AMON member observatories, those that have signed the AMON Memorandum of Understanding (MoU), include the IceCube and ANTARES neutrino observatories, the HAWC and VERITAS gamma-ray observatories, the Pierre Auger Cosmic Ray Observatory, the [NASA] Swift satellite, the FACT telescope, and the MASTER robotic telescope network. The Advanced LIGO gravitational wave detector, the Fermi LAT orbital telescope, and the Palomar Transient Factory have signed the AMON Letter of Collaboration (LoC), an intermediate step towards the MoU.

    Anteres Neutrino Telescope Underwater
    Anteres

    HAWC High Altitude Cherenkov Experiment
    HAWC

    Pierre Auger Observatory
    Pierre Auger Observatory

    NASA SWIFT Telescope
    NASA/Swift

    FACT Telescope
    FACT

    MIT Advanced Ligo
    Advanced Ligo

    NASA Fermi LAT
    NASA/Fermi LAT

    Caltech Palomar Transit Factory interior
    Caltech Palomar Transit Factory

    IceCube plays a key role in AMON multimessenger searches by providing high-quality neutrino data over a wide range of energies. There are two neutrino streams from IceCube that are transmitted to AMON in real time: the muon neutrino singlet stream and the high-energy starting event (HESE) stream.

    The muon neutrino singlet stream contains mostly data from atmospheric neutrino events. The data are distilled down to a few important quantities, such as direction, arrival time, and energy. These events, about 10 per hour, will first reach the IceCube main data center in Madison, through the standard satellite data transfer from the South Pole. Then, they will immediately be copied to AMON servers at Penn State. These events alone, which are dominated by neutrinos from cosmic-ray showers, cannot be used to make a statistically significant discovery of an astrophysical source. However, if one or more of these events are found in temporal and spatial coincidence with an event from another multimessenger data stream, together they could lead to the discovery of an otherwise hidden astrophysical source. If such coincidences are detected, AMON will distribute alerts in real time for follow-up observations via the Gamma-ray Coordinates Network (GCN).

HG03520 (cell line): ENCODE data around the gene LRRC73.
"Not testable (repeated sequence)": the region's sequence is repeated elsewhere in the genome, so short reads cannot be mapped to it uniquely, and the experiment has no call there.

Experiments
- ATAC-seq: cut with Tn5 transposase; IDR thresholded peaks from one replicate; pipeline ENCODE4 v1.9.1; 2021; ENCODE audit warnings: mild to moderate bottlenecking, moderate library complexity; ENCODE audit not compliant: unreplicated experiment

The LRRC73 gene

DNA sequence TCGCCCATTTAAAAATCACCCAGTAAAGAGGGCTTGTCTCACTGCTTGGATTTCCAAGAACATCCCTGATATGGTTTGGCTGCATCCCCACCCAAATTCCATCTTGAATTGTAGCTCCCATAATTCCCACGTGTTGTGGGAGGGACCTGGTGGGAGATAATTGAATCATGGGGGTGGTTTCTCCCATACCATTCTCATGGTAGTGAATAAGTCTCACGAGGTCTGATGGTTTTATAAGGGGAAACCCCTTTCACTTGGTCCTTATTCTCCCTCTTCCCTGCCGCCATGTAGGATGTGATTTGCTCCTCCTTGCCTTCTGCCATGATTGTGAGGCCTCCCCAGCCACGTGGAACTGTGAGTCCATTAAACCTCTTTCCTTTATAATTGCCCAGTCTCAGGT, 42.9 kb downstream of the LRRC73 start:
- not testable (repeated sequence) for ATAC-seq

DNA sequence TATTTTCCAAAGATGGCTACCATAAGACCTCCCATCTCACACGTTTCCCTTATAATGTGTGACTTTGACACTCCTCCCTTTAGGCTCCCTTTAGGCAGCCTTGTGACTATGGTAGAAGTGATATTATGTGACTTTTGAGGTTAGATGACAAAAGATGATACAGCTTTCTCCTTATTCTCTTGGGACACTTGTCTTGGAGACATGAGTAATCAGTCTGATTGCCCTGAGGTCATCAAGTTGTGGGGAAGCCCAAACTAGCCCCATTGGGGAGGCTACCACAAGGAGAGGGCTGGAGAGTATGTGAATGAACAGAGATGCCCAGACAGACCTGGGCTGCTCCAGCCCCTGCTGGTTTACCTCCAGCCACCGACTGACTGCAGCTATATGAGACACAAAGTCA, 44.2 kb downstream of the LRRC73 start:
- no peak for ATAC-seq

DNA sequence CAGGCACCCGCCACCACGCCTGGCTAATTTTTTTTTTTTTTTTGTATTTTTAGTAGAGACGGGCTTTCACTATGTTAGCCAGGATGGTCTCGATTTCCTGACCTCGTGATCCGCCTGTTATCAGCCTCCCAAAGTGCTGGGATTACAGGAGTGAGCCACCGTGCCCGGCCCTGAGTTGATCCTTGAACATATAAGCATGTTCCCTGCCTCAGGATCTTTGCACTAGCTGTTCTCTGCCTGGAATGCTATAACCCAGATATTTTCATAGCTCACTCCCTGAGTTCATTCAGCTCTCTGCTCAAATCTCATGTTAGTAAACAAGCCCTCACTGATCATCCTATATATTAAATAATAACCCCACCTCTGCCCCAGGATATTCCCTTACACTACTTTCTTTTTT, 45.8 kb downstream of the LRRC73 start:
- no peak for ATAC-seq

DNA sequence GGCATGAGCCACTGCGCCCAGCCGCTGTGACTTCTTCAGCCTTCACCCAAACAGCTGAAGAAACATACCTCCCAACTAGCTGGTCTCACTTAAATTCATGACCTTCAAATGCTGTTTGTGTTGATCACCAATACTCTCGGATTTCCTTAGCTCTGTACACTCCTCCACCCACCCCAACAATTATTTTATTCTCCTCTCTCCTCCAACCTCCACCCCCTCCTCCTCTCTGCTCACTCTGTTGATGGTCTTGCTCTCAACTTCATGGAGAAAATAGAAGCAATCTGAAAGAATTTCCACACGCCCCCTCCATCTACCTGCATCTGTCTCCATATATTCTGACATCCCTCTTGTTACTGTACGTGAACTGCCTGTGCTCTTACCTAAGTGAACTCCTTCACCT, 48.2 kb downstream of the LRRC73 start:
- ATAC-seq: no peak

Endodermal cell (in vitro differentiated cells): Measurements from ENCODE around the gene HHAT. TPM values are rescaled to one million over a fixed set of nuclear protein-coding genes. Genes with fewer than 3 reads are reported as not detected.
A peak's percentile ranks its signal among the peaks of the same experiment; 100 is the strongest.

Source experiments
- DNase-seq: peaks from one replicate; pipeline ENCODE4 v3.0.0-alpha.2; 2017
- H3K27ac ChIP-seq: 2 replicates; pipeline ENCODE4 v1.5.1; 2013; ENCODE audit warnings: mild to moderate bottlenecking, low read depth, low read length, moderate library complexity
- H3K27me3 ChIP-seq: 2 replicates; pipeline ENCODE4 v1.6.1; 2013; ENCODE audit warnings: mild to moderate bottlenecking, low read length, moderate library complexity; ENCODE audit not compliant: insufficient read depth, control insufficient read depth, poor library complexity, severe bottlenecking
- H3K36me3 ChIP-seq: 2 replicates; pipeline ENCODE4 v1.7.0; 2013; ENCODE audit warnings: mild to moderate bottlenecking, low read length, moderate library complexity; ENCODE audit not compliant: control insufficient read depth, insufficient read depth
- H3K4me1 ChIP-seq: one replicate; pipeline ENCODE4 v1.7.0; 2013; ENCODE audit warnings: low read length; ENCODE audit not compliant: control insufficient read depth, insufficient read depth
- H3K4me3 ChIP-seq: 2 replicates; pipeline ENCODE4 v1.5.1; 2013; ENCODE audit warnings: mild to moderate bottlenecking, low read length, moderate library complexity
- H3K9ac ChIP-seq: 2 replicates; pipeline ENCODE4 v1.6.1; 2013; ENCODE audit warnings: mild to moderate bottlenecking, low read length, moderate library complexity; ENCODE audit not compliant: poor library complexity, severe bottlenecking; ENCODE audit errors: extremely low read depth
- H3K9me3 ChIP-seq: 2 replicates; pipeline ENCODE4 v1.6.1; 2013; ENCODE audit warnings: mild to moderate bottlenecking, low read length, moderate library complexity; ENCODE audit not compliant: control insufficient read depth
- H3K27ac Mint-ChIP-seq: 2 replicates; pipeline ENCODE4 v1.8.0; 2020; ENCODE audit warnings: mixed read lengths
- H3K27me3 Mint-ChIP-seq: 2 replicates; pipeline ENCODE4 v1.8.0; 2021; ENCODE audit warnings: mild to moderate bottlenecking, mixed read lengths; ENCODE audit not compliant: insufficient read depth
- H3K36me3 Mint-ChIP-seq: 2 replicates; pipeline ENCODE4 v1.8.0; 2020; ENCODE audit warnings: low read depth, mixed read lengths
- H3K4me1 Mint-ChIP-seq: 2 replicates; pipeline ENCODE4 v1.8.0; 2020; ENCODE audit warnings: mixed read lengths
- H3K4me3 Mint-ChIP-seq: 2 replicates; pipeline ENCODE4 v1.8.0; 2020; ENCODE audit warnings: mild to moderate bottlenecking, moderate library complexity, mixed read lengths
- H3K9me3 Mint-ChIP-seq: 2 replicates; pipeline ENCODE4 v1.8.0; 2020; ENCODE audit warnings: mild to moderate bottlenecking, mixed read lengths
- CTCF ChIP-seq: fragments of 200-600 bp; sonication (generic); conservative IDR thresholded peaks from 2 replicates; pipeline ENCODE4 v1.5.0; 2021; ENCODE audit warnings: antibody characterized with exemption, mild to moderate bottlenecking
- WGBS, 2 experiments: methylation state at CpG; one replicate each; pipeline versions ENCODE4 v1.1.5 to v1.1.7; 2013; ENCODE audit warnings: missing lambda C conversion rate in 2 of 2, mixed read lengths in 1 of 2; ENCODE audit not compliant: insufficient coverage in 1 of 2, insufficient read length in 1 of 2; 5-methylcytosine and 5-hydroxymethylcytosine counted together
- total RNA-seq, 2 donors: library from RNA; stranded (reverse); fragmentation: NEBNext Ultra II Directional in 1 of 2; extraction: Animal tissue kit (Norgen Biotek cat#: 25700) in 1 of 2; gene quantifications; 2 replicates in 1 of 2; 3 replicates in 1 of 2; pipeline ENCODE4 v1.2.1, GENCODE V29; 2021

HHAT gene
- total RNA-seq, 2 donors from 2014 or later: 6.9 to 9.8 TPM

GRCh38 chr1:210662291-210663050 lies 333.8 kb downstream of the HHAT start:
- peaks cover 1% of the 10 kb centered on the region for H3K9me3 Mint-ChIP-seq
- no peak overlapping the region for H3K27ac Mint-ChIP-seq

AMON also receives the HESE stream, which is IceCube’s most signal-rich data used in searches for astrophysical sources. But the stream also contains a significant amount of atmospheric high-energy neutrino events. After being transmitted to AMON, the “signal” events from the HESE stream, defined as those with energies above a certain threshold, will be sent immediately for follow-up observations via GCN. The remaining HESE events will be used in the standard AMON coincidence analyses.